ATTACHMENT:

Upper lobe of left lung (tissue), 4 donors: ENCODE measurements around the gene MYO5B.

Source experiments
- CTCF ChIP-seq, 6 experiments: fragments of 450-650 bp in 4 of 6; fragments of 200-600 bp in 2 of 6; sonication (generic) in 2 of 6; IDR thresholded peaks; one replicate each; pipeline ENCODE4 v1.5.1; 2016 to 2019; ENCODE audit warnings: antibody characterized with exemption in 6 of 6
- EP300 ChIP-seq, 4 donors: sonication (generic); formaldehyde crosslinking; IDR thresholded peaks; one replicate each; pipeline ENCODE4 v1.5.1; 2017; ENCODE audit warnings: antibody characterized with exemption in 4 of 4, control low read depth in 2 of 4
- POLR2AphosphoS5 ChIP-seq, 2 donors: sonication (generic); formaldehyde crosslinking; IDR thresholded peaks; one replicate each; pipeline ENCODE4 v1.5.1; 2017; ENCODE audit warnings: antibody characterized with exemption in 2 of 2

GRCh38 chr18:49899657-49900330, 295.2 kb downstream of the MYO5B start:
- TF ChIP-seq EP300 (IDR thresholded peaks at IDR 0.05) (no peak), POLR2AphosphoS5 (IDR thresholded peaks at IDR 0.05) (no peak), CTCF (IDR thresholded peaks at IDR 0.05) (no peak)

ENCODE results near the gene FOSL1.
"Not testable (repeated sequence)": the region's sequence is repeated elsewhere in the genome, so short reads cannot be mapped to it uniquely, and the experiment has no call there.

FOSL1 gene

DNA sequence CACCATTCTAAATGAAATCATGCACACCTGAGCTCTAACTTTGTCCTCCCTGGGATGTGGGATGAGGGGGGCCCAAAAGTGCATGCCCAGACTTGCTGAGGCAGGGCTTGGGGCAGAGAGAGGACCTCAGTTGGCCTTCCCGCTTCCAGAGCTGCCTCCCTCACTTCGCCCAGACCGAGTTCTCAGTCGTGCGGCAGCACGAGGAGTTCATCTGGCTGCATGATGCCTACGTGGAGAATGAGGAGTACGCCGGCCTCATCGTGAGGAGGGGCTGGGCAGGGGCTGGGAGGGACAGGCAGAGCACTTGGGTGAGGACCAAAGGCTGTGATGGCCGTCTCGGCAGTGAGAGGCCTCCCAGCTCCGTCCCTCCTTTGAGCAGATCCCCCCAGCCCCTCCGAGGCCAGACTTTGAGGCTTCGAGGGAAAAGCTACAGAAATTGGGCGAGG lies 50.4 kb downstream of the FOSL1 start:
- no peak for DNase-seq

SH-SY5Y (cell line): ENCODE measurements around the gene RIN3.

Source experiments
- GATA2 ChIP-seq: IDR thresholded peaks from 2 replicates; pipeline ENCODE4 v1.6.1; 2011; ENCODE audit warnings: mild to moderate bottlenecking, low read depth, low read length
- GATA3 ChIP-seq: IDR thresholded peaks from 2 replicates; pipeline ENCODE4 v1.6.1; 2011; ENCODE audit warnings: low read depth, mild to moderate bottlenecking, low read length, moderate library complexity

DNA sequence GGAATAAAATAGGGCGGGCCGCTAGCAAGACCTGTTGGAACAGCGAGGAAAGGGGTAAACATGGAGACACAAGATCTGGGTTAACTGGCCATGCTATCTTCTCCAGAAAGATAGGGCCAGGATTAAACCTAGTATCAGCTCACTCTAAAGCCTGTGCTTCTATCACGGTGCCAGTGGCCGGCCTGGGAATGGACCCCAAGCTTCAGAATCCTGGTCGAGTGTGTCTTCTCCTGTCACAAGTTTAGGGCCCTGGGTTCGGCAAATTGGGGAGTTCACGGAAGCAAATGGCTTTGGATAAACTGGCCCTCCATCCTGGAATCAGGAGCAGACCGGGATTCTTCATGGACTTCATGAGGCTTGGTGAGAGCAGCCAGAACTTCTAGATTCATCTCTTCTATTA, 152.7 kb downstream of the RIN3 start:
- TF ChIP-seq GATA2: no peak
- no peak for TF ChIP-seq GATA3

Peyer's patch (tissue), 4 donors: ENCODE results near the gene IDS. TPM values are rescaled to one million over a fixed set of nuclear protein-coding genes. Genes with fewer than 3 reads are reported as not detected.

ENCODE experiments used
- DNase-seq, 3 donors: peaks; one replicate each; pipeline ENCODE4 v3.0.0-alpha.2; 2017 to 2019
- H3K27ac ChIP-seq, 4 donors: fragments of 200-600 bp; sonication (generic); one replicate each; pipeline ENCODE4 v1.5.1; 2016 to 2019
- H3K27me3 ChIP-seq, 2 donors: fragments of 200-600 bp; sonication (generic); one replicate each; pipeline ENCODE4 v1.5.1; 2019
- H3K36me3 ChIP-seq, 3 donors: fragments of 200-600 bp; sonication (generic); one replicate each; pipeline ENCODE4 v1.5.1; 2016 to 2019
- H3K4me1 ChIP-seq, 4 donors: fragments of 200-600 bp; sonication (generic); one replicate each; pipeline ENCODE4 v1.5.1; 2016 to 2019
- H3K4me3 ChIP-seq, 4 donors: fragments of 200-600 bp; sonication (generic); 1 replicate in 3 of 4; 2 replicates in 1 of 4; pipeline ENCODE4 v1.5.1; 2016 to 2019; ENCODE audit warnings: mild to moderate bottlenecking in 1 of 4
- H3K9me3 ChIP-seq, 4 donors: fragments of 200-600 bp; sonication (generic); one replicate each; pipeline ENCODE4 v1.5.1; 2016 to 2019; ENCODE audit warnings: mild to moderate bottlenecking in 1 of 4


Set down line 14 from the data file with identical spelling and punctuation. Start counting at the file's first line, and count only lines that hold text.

Source experiments